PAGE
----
Ugglan multiple live traps (Grahnab®, Gnosjö, Sweden) were baited with apple, rodent pellets, rolled oats and peanut curls and wood shavings were provided for insulation. On each plot, a trap grid of 49 (7 × 7) traps with 10 m spacing was set. Traps were pre-baited for 3 days and checked twice a day for 2–3 consecutive days, in the early morning and late afternoon. Thus, each trapping session consisted of multiple (3–7) trapping occasions. In total, three replicate woodland plots per study area (region) (0.2–2.2 km apart) and trapping session were sampled. Every captured vole was marked with a passive integrated transponder (PIT) tag (LUX-IDent s.r.o.®, Lanškroun, Czech Republic) for individual identification in the scruff. Species and sex were morphologically determined and animals were weighed to the nearest gram with a 50 g-spring scale (PESOLA AG®, Schindellegi, Switzerland). Blood samples (20–40 µl) were taken from the facial vein or the retro-orbital sinus and stored at −20 °C until analysis for PUUV-specific antibodies. After processing, animals were released at the point of capture.

Density estimation

Bank vole populations were assumed to be closed because immigration, emigration, births and mortality were thought to be minimal during a 3 day trapping period. Closed population densities were estimated using program DENSITY 5.0 (http://www.otago.ac.nz/density/) with the spatial detection model SECR (spatially explicit capture-recapture; [28]) using maximum likelihood (ML). If recapture rates or movement were too limited to calculate density estimates, the minimum number alive multiplied by the trapping area (0.36 ha) was used. Density estimates are stated as individuals per hectare throughout.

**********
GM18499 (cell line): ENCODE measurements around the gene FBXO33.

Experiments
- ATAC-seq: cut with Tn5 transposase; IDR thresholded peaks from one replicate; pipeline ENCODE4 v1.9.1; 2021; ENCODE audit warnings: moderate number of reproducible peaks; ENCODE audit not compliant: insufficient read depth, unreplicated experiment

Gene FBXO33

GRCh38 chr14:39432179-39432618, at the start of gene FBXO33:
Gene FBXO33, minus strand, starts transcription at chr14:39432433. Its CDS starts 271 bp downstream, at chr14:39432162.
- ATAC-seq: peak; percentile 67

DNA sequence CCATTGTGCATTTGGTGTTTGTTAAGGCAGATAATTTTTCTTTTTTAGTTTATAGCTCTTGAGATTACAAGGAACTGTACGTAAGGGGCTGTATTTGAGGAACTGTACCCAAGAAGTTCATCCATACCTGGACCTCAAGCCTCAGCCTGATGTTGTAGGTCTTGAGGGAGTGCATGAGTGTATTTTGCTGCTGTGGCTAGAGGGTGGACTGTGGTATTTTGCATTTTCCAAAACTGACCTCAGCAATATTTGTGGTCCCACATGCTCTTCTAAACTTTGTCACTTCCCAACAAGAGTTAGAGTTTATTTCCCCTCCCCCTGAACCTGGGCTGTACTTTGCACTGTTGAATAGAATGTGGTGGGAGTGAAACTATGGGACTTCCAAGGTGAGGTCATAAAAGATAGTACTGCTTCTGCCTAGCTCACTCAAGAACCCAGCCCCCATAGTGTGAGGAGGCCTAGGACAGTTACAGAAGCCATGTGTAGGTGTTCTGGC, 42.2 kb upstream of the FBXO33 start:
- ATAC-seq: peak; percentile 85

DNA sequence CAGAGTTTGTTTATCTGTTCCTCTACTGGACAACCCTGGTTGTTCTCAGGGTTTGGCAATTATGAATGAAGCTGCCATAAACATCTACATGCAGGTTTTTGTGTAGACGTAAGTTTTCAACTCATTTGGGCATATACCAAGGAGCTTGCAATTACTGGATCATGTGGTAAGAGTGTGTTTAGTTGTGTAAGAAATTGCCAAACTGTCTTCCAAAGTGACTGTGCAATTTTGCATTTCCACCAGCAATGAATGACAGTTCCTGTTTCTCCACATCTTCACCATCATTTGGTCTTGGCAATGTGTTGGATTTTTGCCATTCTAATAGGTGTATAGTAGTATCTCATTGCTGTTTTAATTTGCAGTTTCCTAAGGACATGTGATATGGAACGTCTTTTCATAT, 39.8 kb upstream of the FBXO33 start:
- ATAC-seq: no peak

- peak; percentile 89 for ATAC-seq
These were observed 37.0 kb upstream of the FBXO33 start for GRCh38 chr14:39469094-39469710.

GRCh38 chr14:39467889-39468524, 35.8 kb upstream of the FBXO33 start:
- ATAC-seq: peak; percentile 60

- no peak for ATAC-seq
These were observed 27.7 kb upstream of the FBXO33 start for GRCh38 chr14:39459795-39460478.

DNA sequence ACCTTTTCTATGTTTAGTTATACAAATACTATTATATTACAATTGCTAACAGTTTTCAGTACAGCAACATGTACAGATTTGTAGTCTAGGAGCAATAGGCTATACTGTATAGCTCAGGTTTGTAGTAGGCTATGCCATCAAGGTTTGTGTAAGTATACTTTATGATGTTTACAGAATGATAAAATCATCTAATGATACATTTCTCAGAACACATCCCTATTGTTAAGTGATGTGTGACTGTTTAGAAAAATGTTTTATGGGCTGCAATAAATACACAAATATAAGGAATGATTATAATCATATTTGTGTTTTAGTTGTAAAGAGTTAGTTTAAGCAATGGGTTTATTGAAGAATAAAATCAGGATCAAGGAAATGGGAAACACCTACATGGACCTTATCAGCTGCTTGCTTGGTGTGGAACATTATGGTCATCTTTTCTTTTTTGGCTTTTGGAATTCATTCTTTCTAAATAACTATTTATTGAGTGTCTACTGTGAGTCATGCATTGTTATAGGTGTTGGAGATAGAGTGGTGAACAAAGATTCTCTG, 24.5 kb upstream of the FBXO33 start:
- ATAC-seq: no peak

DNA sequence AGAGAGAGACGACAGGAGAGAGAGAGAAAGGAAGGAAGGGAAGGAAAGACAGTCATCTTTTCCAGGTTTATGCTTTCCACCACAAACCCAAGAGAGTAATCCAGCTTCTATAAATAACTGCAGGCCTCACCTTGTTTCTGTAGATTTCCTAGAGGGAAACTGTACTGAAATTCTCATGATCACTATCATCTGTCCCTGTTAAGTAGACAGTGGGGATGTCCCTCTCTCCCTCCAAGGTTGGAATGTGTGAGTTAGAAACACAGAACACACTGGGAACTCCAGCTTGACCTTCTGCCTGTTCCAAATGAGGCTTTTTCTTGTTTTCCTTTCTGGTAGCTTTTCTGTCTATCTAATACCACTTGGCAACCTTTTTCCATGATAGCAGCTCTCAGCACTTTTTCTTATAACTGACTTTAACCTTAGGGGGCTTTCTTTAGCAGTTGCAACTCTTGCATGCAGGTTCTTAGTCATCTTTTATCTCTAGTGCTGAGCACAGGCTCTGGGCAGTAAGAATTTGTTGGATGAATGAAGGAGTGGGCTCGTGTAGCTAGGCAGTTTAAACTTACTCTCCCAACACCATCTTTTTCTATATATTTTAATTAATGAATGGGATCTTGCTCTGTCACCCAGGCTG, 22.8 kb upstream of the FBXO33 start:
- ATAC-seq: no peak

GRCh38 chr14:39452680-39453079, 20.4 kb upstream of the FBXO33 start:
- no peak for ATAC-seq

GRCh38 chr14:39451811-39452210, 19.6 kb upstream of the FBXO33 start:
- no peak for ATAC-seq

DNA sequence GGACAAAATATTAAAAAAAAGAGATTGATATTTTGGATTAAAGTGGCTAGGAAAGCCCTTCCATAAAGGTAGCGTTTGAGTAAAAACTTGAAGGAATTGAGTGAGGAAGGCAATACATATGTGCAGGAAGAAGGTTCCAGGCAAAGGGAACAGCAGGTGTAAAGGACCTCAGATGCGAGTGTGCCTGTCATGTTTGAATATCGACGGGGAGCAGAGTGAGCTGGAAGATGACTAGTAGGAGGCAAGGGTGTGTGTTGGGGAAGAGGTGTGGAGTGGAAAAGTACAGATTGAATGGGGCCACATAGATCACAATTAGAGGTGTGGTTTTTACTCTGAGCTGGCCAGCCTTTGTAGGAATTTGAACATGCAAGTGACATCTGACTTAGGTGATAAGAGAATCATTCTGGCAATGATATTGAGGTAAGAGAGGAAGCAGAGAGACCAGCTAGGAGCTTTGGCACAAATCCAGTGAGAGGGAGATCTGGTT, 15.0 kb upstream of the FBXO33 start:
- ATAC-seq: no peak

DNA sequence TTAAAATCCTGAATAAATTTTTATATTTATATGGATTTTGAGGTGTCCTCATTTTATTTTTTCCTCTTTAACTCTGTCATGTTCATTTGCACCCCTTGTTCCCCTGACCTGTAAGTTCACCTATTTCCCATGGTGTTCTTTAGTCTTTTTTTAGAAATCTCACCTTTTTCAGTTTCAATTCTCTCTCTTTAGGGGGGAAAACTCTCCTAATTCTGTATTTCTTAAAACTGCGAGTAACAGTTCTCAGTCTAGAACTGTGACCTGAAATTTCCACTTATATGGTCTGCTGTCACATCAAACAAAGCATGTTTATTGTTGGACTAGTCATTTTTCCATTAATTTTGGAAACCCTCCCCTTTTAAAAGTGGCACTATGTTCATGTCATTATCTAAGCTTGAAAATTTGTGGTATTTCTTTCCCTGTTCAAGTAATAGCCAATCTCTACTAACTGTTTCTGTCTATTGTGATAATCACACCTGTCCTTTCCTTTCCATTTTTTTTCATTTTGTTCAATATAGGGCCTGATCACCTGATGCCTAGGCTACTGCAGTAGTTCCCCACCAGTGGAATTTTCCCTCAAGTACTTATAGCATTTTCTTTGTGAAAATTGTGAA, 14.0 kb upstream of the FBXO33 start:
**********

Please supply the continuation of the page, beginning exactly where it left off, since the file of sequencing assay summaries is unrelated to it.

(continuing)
Serological PUUV analyses

Blood was analysed in an immunoglobulin G (IgG) enzyme linked immunosorbent assay (ELISA), which uses a yeast-expressed PUUV nucleocapsid protein to test for PUUV antibody presence in the sample. The investigations followed a previously established protocol [29, 30]. Scoring of reactivities (positive, equivocal, negative) followed a previously described decision tree [31]. In further analyses explicit positive or negative results were required, hence equivocal test results were classified as negative. For each state and season mean seroprevalences ± standard deviation were calculated from plots where >4 samples were obtained.

Space use

The minimum distance moved among traps during a trapping session divided by the number of recaptures was used as a measure of space use to investigate potential cause and consequence of PUUV infection in bank voles [32]. Animals with first captures in the traps at the margin of the trapping grid were excluded to avoid edge effects [33] and to increase the probability of including grid residents. Individuals captured only once were excluded from the analysis because no information about movement was available.

Seroconversion and survival

Recaptured bank voles, which were tested for PUUV-specific antibodies in a preceding session, could be identified by their individual marking. This allowed studying seroconversion rates and survival in relation to PUUV infection status. Seroconversion is defined as the occurrence of PUUV-specific antibodies in animals found to be seronegative during previous trapping.

Statistical analyses

Bank vole population density and PUUV seroprevalence